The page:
Yesterday's Monaco GP was won by Jensen Button driving a Brawn. Crazy names, crazy guys.
Actually I was pleased for Jensen. For several seasons now, for reasons I don't understand, and in spite of being very obviously a hugely talented guy, he's driven uncompetitive cars and has struggled to even finish races, let alone win them. Suddenly he's won 5 out of the 6 opening races this season, which is phenomenal by any standards. The real measure of his talent is his ability to avoid mistakes and to consistently out-perform his team mate who's driving identical machinery - who also happens to be a guy who drove for Ferrari for several seasons, so he's clearly no mug.
Jensen's a genuinely pleasant and engaging individual – intelligent, calm, reflective, modest and level-headed. Everything that any of us should aspire to be. Frustration and failure, through no fault of his own, have clearly had their benefits in terms of his spiritual and emotional intelligence.
The same positive things can be said about Martin Brundle, who commentates on the sport, and Lewis Hamilton, the current world champion. These are three guys from fairly modest backgrounds, by Monte Carlo standards, working and living in a world of rampant egos, who make you feel that Englishness is OK after all.
On the other hand there's Bernie Ecclestone and Max Mosely – two very old and wizened guys who represent all that's nasty and unsympathetic about these strange islands. Two phenomenally rich guys who are ruthless, competitive, aggressive and highly devious. Laws unto themselves. Highly intelligent, and highly able - in terms of their ability to manage, manipulate and control people and money – but so what? You don't get to be in their positions with their sort of wealth unless you have those qualities and those sorts of egos. Not unless you've very lucky. They certainly don't seem to have any other talents or skills, other than those you need for leadership and domination in a highly competitive business environment, which is all the Grand Prix circus effectively is these days.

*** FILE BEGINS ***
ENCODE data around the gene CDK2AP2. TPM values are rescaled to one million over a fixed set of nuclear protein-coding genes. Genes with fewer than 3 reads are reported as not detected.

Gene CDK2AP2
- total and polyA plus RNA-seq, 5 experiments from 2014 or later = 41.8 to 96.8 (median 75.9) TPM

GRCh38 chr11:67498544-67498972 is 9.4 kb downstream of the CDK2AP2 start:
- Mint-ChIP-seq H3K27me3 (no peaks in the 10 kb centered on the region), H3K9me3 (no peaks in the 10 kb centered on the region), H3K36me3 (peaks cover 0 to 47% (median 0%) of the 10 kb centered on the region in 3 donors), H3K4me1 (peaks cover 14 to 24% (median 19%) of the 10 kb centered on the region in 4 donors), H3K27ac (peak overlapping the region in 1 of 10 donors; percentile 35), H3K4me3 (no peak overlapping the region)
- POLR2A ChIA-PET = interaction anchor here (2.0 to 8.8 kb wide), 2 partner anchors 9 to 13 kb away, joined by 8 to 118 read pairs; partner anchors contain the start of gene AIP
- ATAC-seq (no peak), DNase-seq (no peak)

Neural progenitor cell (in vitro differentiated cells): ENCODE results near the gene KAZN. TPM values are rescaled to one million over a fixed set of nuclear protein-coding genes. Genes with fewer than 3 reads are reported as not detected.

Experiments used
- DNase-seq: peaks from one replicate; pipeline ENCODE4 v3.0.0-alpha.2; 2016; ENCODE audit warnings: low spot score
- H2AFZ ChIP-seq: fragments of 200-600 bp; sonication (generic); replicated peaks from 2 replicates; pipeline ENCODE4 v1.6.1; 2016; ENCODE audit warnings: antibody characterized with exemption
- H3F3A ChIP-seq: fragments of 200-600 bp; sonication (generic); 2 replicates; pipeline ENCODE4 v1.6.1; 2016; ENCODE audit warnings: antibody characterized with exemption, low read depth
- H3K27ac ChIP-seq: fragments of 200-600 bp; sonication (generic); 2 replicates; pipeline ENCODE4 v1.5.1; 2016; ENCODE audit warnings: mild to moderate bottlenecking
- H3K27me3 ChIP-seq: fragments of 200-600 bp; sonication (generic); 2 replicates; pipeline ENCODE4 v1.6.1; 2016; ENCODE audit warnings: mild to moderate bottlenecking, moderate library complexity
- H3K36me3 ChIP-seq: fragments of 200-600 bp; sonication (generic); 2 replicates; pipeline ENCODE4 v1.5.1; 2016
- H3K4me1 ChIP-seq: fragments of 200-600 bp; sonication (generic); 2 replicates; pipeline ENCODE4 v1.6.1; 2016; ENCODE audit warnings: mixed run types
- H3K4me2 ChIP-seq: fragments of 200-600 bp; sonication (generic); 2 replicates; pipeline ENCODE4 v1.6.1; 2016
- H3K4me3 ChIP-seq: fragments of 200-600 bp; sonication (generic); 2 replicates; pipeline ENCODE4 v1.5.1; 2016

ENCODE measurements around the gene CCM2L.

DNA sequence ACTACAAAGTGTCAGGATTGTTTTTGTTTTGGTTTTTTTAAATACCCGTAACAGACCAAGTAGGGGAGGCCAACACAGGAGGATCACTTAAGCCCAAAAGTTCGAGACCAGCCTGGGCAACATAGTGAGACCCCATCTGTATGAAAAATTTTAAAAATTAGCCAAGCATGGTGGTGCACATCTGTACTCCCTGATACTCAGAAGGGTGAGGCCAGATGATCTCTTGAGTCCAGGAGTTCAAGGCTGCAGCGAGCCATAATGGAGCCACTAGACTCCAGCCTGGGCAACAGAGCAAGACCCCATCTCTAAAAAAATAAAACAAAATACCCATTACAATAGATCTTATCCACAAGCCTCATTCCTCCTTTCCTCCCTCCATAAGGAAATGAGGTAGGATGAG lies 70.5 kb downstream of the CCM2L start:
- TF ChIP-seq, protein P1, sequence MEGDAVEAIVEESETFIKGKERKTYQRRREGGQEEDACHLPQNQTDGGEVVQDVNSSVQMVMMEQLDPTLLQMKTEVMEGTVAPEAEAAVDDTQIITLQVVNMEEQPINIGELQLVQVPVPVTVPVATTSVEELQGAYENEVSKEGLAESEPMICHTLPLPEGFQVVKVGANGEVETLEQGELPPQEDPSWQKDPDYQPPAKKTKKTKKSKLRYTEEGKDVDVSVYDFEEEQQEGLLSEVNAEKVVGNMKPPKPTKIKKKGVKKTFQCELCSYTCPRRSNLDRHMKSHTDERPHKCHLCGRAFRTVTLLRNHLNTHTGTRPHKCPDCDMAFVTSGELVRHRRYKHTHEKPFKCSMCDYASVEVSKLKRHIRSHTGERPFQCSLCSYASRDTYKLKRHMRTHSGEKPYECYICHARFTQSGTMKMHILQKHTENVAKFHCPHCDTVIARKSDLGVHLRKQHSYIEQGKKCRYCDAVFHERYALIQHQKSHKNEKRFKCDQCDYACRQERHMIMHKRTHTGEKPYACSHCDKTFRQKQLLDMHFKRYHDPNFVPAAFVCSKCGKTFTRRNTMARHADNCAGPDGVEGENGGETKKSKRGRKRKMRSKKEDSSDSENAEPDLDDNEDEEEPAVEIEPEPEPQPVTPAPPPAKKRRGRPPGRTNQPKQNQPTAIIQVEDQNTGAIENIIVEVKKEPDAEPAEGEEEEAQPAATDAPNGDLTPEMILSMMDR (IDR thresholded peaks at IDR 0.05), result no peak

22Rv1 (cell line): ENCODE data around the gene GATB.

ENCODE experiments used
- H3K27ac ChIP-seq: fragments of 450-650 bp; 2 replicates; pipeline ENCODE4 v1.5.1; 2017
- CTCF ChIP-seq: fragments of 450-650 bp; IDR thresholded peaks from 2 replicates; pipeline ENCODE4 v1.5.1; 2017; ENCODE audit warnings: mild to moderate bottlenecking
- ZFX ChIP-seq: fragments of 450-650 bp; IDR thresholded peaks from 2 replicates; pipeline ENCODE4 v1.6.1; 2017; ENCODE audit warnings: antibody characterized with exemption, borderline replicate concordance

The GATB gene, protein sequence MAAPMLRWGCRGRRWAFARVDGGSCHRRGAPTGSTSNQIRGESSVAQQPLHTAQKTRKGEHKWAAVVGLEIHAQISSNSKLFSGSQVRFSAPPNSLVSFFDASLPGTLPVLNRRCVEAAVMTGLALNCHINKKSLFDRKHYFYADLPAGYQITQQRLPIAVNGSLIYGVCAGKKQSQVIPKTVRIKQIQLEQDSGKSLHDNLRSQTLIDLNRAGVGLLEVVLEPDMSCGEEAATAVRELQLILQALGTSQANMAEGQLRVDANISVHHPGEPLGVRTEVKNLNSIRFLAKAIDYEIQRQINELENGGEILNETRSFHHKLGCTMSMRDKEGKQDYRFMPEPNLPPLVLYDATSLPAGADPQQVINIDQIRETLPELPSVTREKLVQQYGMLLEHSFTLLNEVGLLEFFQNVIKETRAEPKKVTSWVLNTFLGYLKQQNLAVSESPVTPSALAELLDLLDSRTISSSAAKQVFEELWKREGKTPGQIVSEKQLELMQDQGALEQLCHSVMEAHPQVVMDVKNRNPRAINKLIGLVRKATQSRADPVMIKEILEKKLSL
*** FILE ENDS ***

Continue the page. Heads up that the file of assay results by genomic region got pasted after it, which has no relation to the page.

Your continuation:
The guy who cuts my hair was in a chatty mood yesterday. I was his final client of the day, and his place was empty apart from the two of us. We had a coffee in the 'garden', in glorious late Spring sunshine, and he rambled on about his recent trip to Australia to see his son and daughter in law, and his grandson. He's very people oriented. He talks only about people. I've no idea what he made of Australia.
He lives in the northern outskirts of London, the Home Counties, and commutes to his business in his Porsche roadster - a present to himself for having survived parenthood and marriage. He's still having problems with the new woman in his life, and seems to have decided to call it a day. Or maybe she has. The final straw seems to have been when he failed to be sufficiently chatty with her sister and her sister's partner at a dinner party.
It probably wasn't what you'd call a match made in heaven, though, no matter how much he helped her with her horses, or she helped him with his business.
There are people who like to listen to other people's stories, and there are people who like to tell stories. There are people who like to do both, and there are people who like to do neither.
My barber reckons he's a people person. He's highly sensitive to other people, in the sense that he has a very sharp sensitivity to how people are reacting to him, and what impression he's making.
On the other hand, he's useless at tuning in to other people's internal moods and feelings, and in fact has no real interest in what other people are feeling – whether they're up, down or sideways. I guess to him that sort of empathy is a waste of time. The only thing that matters is whether or not people are responding positively to him, whether they like him, and whether they currently enjoy his company. He's a pleasant guy, but suffers from a strange mixture of insecurity and egocentricity.